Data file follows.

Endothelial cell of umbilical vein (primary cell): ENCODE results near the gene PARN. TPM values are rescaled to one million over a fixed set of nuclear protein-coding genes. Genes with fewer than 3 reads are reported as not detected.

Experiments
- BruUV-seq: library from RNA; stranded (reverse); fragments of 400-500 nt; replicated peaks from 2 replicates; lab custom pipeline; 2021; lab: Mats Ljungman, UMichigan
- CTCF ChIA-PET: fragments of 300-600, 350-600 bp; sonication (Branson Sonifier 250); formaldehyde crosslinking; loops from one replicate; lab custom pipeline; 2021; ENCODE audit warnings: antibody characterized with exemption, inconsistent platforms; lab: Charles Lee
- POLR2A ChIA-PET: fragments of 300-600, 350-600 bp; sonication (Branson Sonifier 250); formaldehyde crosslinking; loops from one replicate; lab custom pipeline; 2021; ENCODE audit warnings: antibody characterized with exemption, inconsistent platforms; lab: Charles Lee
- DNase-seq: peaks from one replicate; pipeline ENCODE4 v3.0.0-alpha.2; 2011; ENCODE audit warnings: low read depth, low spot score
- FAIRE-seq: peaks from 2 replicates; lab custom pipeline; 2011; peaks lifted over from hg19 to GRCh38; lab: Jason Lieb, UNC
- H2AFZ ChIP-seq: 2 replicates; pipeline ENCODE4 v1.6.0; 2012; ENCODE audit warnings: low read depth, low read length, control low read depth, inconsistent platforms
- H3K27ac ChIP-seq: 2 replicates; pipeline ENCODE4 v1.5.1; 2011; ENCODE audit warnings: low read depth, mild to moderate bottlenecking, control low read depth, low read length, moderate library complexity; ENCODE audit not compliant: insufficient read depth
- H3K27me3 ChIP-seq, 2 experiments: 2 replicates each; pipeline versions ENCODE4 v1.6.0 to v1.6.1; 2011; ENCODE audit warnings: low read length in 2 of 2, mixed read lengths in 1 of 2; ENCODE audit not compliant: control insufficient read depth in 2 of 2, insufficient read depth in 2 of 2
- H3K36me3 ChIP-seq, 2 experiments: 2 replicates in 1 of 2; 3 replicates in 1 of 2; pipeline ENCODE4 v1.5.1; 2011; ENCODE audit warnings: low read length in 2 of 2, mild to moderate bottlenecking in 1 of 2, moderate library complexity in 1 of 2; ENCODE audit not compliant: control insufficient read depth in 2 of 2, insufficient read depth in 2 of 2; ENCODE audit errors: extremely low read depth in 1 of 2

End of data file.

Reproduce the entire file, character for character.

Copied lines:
Endothelial cell of umbilical vein (primary cell): ENCODE results near the gene PARN. TPM values are rescaled to one million over a fixed set of nuclear protein-coding genes. Genes with fewer than 3 reads are reported as not detected.

Experiments
- BruUV-seq: library from RNA; stranded (reverse); fragments of 400-500 nt; replicated peaks from 2 replicates; lab custom pipeline; 2021; lab: Mats Ljungman, UMichigan
- CTCF ChIA-PET: fragments of 300-600, 350-600 bp; sonication (Branson Sonifier 250); formaldehyde crosslinking; loops from one replicate; lab custom pipeline; 2021; ENCODE audit warnings: antibody characterized with exemption, inconsistent platforms; lab: Charles Lee
- POLR2A ChIA-PET: fragments of 300-600, 350-600 bp; sonication (Branson Sonifier 250); formaldehyde crosslinking; loops from one replicate; lab custom pipeline; 2021; ENCODE audit warnings: antibody characterized with exemption, inconsistent platforms; lab: Charles Lee
- DNase-seq: peaks from one replicate; pipeline ENCODE4 v3.0.0-alpha.2; 2011; ENCODE audit warnings: low read depth, low spot score
- FAIRE-seq: peaks from 2 replicates; lab custom pipeline; 2011; peaks lifted over from hg19 to GRCh38; lab: Jason Lieb, UNC
- H2AFZ ChIP-seq: 2 replicates; pipeline ENCODE4 v1.6.0; 2012; ENCODE audit warnings: low read depth, low read length, control low read depth, inconsistent platforms
- H3K27ac ChIP-seq: 2 replicates; pipeline ENCODE4 v1.5.1; 2011; ENCODE audit warnings: low read depth, mild to moderate bottlenecking, control low read depth, low read length, moderate library complexity; ENCODE audit not compliant: insufficient read depth
- H3K27me3 ChIP-seq, 2 experiments: 2 replicates each; pipeline versions ENCODE4 v1.6.0 to v1.6.1; 2011; ENCODE audit warnings: low read length in 2 of 2, mixed read lengths in 1 of 2; ENCODE audit not compliant: control insufficient read depth in 2 of 2, insufficient read depth in 2 of 2
- H3K36me3 ChIP-seq, 2 experiments: 2 replicates in 1 of 2; 3 replicates in 1 of 2; pipeline ENCODE4 v1.5.1; 2011; ENCODE audit warnings: low read length in 2 of 2, mild to moderate bottlenecking in 1 of 2, moderate library complexity in 1 of 2; ENCODE audit not compliant: control insufficient read depth in 2 of 2, insufficient read depth in 2 of 2; ENCODE audit errors: extremely low read depth in 1 of 2